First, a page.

Actually, don't. Turns out it's a scam.
This is right on par with that woman who tried, and to some fools successfully, to sell real estate on the moon.
Wow! I almost fell for that star name scam once. It seemed like such a cool idea at the time.
Reminds me a lot of this:
If you want to make a claim on something in space, this is the place to do it, but you'd better hurry, all of the good planets and stars are being taken.
The worst thing about this scam is that some of these fraudsters have lawyers in tow, willing to sue the pants off any university or observatory that stands up publicly to shine light on their scam. Apparently quite a few US institutions have been bullied into silence by such immoral lawyers ... the universities' own lawyers have advised that the cost of fighting such fraudulent law suits, together with the lowlikelihood of recovering costs should the win (by no means guarranteed), suggests not taking a stand.
I want to buy a galaxy. Much better return on investment.
I know someone who received a star name as a gift. She fully understood that the scientific community doesn't recognize the name. She's never seen her star. She tried once with the star chat provided, but she wasn't experienced enough with a telescope to figure out exactly which one it was. But she does know what constallation it is in, and can roughly point to it. And she talks with excitement about her star to this day.
These stars are usually very dim telescopic objects that would never stand a chance of being named anyway, so why not have some fun with it?
I'm not offended by this scam, if that's what you want to call it. They play their radio ads here, and they don't give any impression than there will be any official recognition by astronomers or the international community of the star's name. It's just a fun thing to know that there's a star named after you, even if you, the gift giver, and the company that sold it to you are the only ones who recognize the name.
Nor am I, and I wouldn't call it a scam. It may not be real, but it has whatever symbolism you want to attach to it. When one of my friends died young, his family named a star after him. Now that I have a decent telescope, I'm going to find it.
Let's see if I've got this right ... some posters (or folk some posters know) are quite happy to pay money to a commercial entity which gives them a little package saying that a star (arrowed, circled in a photo) is theirs (or their departed loved one's) - and the package also gives them the (1950? 2000?) RA and Dec of 'their' star? These same folk know that the 'giving' or 'naming' of the star is quite unofficial, not endorsed by the IAU, etc?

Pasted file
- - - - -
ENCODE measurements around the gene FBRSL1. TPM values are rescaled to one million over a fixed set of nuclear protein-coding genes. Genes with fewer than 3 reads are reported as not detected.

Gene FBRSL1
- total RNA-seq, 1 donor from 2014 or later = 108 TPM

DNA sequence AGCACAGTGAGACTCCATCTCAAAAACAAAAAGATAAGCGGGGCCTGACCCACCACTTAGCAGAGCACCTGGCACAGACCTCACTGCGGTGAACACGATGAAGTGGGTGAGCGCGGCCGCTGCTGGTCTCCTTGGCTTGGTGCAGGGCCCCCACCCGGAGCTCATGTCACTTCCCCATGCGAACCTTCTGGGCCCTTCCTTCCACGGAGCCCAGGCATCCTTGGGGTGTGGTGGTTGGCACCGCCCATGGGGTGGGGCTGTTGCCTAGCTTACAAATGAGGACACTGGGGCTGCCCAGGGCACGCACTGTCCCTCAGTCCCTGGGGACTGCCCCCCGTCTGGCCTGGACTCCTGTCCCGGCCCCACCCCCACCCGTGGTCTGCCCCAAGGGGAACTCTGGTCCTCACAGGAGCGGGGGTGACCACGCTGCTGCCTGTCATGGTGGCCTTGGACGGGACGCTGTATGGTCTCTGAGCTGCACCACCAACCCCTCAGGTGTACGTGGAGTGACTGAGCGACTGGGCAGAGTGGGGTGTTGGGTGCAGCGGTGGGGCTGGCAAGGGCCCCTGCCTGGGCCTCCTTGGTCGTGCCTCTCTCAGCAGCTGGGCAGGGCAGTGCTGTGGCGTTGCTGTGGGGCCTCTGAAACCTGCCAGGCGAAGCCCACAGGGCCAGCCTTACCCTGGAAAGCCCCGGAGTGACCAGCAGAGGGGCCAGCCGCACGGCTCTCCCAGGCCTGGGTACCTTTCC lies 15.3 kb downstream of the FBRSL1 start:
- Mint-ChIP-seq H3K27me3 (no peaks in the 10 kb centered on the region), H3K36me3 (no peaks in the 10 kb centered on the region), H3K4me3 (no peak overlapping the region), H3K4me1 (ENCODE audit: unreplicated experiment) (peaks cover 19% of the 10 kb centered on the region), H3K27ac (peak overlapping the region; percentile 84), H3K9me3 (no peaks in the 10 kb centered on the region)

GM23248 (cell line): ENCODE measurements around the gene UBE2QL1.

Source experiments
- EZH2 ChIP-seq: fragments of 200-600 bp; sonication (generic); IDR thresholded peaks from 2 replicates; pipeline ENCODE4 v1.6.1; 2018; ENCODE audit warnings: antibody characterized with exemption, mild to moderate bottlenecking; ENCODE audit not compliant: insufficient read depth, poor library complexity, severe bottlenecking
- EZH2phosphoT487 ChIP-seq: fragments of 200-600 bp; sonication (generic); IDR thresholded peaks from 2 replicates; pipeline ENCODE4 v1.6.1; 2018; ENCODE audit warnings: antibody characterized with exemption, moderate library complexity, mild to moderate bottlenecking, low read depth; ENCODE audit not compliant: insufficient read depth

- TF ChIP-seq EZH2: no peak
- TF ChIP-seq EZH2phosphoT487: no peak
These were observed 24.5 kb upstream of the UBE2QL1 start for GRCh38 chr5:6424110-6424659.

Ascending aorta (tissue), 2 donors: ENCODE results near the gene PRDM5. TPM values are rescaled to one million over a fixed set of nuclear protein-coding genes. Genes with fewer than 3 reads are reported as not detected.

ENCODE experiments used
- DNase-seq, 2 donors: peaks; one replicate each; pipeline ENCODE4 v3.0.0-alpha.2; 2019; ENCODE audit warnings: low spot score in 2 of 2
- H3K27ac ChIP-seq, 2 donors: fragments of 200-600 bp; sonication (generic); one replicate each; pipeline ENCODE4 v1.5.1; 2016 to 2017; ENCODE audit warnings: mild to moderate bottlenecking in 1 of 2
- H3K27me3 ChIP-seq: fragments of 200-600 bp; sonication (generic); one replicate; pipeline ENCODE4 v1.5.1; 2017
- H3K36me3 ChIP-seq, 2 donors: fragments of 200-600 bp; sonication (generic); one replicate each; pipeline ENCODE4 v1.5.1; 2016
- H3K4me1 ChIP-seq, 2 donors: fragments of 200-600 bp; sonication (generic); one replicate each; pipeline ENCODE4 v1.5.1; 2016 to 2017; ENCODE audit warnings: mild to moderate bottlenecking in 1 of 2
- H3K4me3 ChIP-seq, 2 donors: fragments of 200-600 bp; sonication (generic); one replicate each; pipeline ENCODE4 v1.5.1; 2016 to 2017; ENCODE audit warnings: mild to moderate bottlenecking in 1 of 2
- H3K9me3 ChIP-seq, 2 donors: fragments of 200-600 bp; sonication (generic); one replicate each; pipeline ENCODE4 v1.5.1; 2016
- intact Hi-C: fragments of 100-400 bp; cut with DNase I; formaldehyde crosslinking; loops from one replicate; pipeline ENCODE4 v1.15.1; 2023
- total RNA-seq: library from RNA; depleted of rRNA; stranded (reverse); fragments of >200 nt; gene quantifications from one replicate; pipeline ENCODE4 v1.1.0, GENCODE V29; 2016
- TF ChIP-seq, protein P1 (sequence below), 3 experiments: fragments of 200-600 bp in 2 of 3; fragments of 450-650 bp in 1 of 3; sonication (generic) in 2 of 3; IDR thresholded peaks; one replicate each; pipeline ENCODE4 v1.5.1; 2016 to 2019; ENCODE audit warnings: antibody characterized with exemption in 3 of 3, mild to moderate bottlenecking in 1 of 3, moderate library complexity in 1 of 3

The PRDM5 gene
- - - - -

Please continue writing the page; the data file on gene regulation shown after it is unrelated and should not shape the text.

So, why don't we all, as a service to those who wish to 'have' such a star, tell them how to find a field in the sky, select a star, print out the chart? There are many tools to do this, available free on the internet (e.g. Aladin). If people have difficulty with the messy details of this, we PF members should be more than happy to help, right? Oh and BTW, there is more than one source of excellent, deeper-than-most-amateurs-can-go sky images (the cannonical one is the Palomar Schmidt plates, supplemented in the southern sky by the Sidings Springs Schmidt plates), e.g. 2MASS.
Now, back to the scam part ... if I were running this kind of scam, I'd choose a nice looking field, a star within it ... and give EVERYONE who asked exactly the same star! After all, the chances of my customers ever finding out that it's just the same star are pretty slim (if they knew anything about my service, they wouldn't have paid me $$ in the first place).
I was actually the grinch who told her that the name was not official, which people considered rude, since it was demeaning the gift in front of the giver and recipient. Her response, "I don't care, I love my star" or something like that. I doubt she knows what the IAU is. I used to think Scam everytime I heard the radio ad, but this incident changed my mind.
Because it would be fun the first 2 or 3 times, then you too would want 50 bucks for your time and effort of keeping a database of available stars, printing a unique gift quality star chart that didn't look like it came off your computer's printer, and mailing it to the recipient with an attached gift card.
That would be a scam. I only know one person who has a star named after them, so I can't compare and make sure they're not reusing the same star. But if they were then I'd jump back on the Scam bandwagon too. But as long as they're giving everybody a unique star, and there are pleanty, and not trying to convince people that the scientific community recognizes these names, I say let people have fun with it.
Umm, you guys do realize that if you want a star to be unofficially named by a body that it is not recognized by any Astronomer, you can simply do it yourself, right? You don't need to pay any money of anything. Just find a star that isn't named, and start calling it [insert name here]. If having a certificate makes you feel better, you can make one on your computer. In fact, if you send me half the money these companies are charging, I'll do it for you.